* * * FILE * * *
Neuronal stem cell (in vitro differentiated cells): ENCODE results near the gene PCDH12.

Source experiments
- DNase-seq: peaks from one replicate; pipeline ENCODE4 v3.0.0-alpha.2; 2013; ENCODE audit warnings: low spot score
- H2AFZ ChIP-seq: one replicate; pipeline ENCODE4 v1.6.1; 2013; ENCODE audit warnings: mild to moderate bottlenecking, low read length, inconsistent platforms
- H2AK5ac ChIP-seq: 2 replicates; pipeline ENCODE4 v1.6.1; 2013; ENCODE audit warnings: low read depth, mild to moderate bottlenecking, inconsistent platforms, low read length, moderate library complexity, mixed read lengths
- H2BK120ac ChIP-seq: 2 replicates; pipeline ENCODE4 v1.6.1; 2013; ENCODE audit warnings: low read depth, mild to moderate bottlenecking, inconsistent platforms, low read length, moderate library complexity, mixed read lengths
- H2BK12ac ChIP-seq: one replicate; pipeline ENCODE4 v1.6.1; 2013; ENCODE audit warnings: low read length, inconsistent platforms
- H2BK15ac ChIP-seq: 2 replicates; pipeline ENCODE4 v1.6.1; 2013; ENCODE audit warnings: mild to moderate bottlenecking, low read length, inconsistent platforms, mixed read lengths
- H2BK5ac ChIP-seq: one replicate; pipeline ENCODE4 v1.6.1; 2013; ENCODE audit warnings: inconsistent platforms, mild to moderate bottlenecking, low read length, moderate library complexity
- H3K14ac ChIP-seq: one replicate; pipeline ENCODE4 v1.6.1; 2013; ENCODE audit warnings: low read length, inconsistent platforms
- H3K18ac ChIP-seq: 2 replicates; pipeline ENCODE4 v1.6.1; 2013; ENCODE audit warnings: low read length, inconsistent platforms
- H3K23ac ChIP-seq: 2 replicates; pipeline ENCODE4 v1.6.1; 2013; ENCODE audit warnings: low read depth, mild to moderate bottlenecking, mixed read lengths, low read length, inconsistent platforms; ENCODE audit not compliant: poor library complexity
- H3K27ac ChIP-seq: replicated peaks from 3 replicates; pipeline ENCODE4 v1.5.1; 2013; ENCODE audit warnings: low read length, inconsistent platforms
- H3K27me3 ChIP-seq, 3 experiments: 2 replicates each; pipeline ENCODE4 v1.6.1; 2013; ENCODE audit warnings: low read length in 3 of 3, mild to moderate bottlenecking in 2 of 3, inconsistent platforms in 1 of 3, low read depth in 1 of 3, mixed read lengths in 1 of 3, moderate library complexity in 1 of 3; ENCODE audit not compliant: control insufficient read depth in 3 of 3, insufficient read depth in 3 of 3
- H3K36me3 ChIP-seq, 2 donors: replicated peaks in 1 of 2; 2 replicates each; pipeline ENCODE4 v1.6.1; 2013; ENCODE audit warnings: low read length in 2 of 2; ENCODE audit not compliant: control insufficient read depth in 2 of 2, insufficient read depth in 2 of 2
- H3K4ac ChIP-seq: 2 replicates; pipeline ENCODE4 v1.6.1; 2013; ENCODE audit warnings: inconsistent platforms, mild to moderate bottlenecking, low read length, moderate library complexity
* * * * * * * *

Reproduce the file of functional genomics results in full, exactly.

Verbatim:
Neuronal stem cell (in vitro differentiated cells): ENCODE results near the gene PCDH12.

Source experiments
- DNase-seq: peaks from one replicate; pipeline ENCODE4 v3.0.0-alpha.2; 2013; ENCODE audit warnings: low spot score
- H2AFZ ChIP-seq: one replicate; pipeline ENCODE4 v1.6.1; 2013; ENCODE audit warnings: mild to moderate bottlenecking, low read length, inconsistent platforms
- H2AK5ac ChIP-seq: 2 replicates; pipeline ENCODE4 v1.6.1; 2013; ENCODE audit warnings: low read depth, mild to moderate bottlenecking, inconsistent platforms, low read length, moderate library complexity, mixed read lengths
- H2BK120ac ChIP-seq: 2 replicates; pipeline ENCODE4 v1.6.1; 2013; ENCODE audit warnings: low read depth, mild to moderate bottlenecking, inconsistent platforms, low read length, moderate library complexity, mixed read lengths
- H2BK12ac ChIP-seq: one replicate; pipeline ENCODE4 v1.6.1; 2013; ENCODE audit warnings: low read length, inconsistent platforms
- H2BK15ac ChIP-seq: 2 replicates; pipeline ENCODE4 v1.6.1; 2013; ENCODE audit warnings: mild to moderate bottlenecking, low read length, inconsistent platforms, mixed read lengths
- H2BK5ac ChIP-seq: one replicate; pipeline ENCODE4 v1.6.1; 2013; ENCODE audit warnings: inconsistent platforms, mild to moderate bottlenecking, low read length, moderate library complexity
- H3K14ac ChIP-seq: one replicate; pipeline ENCODE4 v1.6.1; 2013; ENCODE audit warnings: low read length, inconsistent platforms
- H3K18ac ChIP-seq: 2 replicates; pipeline ENCODE4 v1.6.1; 2013; ENCODE audit warnings: low read length, inconsistent platforms
- H3K23ac ChIP-seq: 2 replicates; pipeline ENCODE4 v1.6.1; 2013; ENCODE audit warnings: low read depth, mild to moderate bottlenecking, mixed read lengths, low read length, inconsistent platforms; ENCODE audit not compliant: poor library complexity
- H3K27ac ChIP-seq: replicated peaks from 3 replicates; pipeline ENCODE4 v1.5.1; 2013; ENCODE audit warnings: low read length, inconsistent platforms
- H3K27me3 ChIP-seq, 3 experiments: 2 replicates each; pipeline ENCODE4 v1.6.1; 2013; ENCODE audit warnings: low read length in 3 of 3, mild to moderate bottlenecking in 2 of 3, inconsistent platforms in 1 of 3, low read depth in 1 of 3, mixed read lengths in 1 of 3, moderate library complexity in 1 of 3; ENCODE audit not compliant: control insufficient read depth in 3 of 3, insufficient read depth in 3 of 3
- H3K36me3 ChIP-seq, 2 donors: replicated peaks in 1 of 2; 2 replicates each; pipeline ENCODE4 v1.6.1; 2013; ENCODE audit warnings: low read length in 2 of 2; ENCODE audit not compliant: control insufficient read depth in 2 of 2, insufficient read depth in 2 of 2
- H3K4ac ChIP-seq: 2 replicates; pipeline ENCODE4 v1.6.1; 2013; ENCODE audit warnings: inconsistent platforms, mild to moderate bottlenecking, low read length, moderate library complexity